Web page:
Professionally, for me, this was a true moment of arrival: sitting in an academic music department classroom in the basement of the College of Fine Arts, surrounded by chalkboards with music staves and fluorescent lights, and watching UNM students and community members struggle—and triumph—as they dove into this musical style which, for so many, is completely “foreign” to their sociomusical worlds, I recall thinking: “Is this really my job?” This experience was further heightened by the fact that this teacher, one of our classical voice teachers in the department, is an incredibly gentle, intuitive, and yet highly effective teacher who makes students feel safe enough that they essentially put their voice (and, in essence, their selves) in her hands.
One of the concerns—and legitimately so—that comes up for many students in the ensemble is that, on-stage or off, they’ll be perceived by their peers and audience members as “slumming it” or taking on a downwardly mobile identity which, in reality, doesn’t’ represent their actual lifestyles. In other words, they were concerned that their performances would be read as mockeries of—rather than homage to—the genre of honky tonk music. This is, of course, also a tried and true part of the politics of authenticity in country music, where those who are perceived to not live the lifestyle they sing about run the risk of being charged with being a “hat act” (Garth Brooks is one such example). In the band, we encourage students to think of the use of twang, and cry breaks, and the “ravaged voice” as a form of regionally and culturally specific performance practice. Thus, students are performing a regional and class-based identity when they are performing these songs.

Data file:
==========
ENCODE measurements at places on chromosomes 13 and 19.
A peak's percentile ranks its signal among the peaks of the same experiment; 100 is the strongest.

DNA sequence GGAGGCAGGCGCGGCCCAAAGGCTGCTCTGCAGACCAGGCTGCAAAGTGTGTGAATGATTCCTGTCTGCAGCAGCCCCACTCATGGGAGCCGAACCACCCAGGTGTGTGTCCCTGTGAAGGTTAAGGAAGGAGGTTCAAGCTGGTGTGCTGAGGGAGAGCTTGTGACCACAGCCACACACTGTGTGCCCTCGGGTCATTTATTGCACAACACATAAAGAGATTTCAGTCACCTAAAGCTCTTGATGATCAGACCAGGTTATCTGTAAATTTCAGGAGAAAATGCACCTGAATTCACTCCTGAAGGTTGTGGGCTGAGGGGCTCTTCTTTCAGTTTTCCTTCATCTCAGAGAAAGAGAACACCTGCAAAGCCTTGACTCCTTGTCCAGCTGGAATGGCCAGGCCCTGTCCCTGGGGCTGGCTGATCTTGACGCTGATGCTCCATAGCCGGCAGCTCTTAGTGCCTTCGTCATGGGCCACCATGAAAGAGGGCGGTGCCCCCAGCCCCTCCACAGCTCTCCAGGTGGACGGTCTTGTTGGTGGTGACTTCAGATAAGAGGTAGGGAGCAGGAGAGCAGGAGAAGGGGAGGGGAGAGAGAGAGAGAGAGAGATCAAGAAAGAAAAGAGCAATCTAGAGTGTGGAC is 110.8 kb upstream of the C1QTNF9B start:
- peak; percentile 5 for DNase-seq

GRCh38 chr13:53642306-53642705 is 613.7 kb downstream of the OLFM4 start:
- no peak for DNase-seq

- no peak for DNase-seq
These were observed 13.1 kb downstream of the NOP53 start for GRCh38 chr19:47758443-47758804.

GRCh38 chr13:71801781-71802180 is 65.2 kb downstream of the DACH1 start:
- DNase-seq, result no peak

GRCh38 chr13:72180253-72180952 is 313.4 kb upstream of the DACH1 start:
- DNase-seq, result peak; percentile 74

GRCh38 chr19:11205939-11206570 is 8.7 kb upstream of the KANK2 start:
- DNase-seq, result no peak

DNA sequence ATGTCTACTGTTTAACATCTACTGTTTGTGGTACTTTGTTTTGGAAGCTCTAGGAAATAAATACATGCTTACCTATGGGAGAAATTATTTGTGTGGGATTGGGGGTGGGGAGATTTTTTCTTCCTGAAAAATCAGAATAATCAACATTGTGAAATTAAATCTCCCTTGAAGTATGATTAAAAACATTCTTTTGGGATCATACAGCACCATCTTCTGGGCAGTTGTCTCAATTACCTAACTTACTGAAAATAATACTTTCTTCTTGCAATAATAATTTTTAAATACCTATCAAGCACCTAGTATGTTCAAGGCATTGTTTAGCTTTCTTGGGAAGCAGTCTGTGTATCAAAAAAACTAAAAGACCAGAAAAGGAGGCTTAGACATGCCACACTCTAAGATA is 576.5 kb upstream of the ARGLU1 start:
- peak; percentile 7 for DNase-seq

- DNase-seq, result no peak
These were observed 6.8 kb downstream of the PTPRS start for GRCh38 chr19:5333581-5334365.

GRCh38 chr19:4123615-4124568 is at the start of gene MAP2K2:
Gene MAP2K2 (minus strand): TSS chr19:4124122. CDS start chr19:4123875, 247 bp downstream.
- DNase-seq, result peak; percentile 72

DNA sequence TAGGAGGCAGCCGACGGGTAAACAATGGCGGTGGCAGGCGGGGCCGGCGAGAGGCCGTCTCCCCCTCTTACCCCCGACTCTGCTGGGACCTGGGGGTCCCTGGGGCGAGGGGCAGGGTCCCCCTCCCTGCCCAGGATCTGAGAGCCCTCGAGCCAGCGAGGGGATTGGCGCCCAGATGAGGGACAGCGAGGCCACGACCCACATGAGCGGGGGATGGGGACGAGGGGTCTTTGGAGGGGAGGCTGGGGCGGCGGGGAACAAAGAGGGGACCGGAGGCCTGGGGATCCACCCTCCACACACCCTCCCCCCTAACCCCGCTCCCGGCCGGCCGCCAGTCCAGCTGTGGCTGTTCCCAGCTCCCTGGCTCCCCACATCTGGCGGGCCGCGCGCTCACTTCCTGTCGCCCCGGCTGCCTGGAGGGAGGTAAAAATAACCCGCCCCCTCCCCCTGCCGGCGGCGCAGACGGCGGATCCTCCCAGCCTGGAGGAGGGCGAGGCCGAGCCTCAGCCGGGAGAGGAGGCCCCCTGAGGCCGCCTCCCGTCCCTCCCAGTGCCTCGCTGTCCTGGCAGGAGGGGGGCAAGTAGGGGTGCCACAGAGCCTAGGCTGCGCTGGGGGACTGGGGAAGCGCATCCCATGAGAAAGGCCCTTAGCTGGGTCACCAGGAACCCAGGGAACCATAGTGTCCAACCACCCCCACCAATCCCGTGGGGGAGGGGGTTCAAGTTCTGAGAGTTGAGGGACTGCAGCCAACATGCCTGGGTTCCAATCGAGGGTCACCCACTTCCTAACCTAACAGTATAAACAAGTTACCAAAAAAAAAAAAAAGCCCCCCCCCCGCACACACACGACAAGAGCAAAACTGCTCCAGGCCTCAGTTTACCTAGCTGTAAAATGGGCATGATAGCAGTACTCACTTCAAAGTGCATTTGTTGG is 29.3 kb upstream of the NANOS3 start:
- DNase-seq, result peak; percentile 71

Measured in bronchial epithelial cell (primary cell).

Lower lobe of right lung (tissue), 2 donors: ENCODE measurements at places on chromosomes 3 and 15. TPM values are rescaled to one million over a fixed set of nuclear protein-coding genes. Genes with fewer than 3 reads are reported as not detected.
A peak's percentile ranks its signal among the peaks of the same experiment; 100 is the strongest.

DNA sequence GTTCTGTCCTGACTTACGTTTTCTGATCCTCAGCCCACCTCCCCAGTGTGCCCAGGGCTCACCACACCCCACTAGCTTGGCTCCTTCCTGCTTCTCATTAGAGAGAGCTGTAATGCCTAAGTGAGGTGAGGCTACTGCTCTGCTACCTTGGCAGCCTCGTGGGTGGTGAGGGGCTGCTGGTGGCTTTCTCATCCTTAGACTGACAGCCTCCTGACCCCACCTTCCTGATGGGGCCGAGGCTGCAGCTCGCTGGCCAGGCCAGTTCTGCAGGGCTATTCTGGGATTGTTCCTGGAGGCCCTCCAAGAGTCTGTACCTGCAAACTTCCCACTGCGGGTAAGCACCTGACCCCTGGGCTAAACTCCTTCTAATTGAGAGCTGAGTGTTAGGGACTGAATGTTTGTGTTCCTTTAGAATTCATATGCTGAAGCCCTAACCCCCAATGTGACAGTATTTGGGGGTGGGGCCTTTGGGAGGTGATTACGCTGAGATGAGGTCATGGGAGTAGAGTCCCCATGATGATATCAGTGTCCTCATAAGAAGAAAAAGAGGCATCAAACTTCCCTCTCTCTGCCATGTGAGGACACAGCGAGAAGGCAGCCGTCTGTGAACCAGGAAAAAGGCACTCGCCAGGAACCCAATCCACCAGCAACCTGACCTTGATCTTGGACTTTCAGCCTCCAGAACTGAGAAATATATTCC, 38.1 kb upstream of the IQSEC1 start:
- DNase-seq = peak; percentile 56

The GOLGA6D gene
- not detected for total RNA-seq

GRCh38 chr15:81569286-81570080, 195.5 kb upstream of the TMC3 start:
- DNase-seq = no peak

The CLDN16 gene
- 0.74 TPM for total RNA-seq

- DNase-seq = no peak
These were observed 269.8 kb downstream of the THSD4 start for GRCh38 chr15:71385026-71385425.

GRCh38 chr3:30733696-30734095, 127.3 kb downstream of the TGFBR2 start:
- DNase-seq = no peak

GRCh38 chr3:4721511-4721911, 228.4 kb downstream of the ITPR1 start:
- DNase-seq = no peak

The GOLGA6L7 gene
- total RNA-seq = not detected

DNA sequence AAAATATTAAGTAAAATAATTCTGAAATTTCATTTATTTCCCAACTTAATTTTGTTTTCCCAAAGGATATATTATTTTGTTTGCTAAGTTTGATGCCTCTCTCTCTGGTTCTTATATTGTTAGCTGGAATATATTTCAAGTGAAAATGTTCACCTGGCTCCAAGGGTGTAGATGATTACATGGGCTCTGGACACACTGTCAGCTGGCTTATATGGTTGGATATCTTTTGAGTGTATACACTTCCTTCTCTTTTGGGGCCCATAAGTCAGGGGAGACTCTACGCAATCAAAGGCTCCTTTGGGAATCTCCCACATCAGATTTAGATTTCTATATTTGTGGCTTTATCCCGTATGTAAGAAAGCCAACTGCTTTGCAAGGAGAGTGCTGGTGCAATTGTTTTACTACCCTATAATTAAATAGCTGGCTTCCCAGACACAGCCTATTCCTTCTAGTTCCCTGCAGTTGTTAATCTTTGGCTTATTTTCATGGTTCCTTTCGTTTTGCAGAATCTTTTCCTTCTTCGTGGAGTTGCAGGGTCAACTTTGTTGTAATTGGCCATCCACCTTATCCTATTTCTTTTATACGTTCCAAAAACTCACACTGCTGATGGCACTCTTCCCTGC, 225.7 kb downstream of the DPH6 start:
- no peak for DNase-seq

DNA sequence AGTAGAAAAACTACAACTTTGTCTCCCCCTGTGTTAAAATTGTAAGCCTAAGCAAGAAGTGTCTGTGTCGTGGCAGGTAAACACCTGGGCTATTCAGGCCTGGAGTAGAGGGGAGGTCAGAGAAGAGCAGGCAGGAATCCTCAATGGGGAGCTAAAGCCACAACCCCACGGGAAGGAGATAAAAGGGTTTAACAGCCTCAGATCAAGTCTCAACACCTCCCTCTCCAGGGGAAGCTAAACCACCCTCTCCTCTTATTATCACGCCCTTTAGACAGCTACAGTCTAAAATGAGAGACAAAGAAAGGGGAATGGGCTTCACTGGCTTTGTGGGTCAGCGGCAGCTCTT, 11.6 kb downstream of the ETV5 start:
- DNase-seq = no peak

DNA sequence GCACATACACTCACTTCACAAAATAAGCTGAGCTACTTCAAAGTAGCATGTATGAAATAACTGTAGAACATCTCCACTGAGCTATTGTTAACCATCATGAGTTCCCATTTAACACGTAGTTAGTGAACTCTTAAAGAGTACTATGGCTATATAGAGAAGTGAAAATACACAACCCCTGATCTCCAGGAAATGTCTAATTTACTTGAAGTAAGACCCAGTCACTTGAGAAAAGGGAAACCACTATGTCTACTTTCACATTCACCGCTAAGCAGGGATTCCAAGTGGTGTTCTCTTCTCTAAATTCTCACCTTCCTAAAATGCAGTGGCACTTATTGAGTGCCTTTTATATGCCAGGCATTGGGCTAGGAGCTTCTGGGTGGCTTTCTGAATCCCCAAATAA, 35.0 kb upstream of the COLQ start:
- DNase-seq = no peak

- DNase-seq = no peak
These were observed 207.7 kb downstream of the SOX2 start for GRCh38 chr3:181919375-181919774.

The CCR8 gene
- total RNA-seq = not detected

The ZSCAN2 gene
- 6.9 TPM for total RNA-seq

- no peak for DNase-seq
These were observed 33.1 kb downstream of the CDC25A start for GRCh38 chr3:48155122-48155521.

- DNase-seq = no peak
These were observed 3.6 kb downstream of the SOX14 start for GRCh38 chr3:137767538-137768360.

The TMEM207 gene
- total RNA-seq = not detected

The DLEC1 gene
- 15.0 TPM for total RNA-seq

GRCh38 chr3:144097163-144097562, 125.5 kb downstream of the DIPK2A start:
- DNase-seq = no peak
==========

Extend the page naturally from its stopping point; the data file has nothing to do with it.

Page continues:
What this perspective fails to take into account, however, is our own ability to codeswitch not only linguistically, but musically: we know how to code-switch between differing musical and linguistic worlds and do so all the time, although it’s often not consciously articulated as such. It’s also where having the participation of community members in the ensemble who hail from west Virginia, Texas and beyond and who grew up playing this music, and where having the ability to perform our songs in off-campus honky tonks to audiences who know and love this music, are essential antidotes to the tendency to exoticize genres we don’t yet know or aren’t yet culturally comfortable with. Once students see that the songs they’re playing are known and loved by their bandmates and dancers and listeners—in other words, that they’re meaningful to them and thus have a prior social context—the dynamic of the group self-corrects and shifts quite quickly.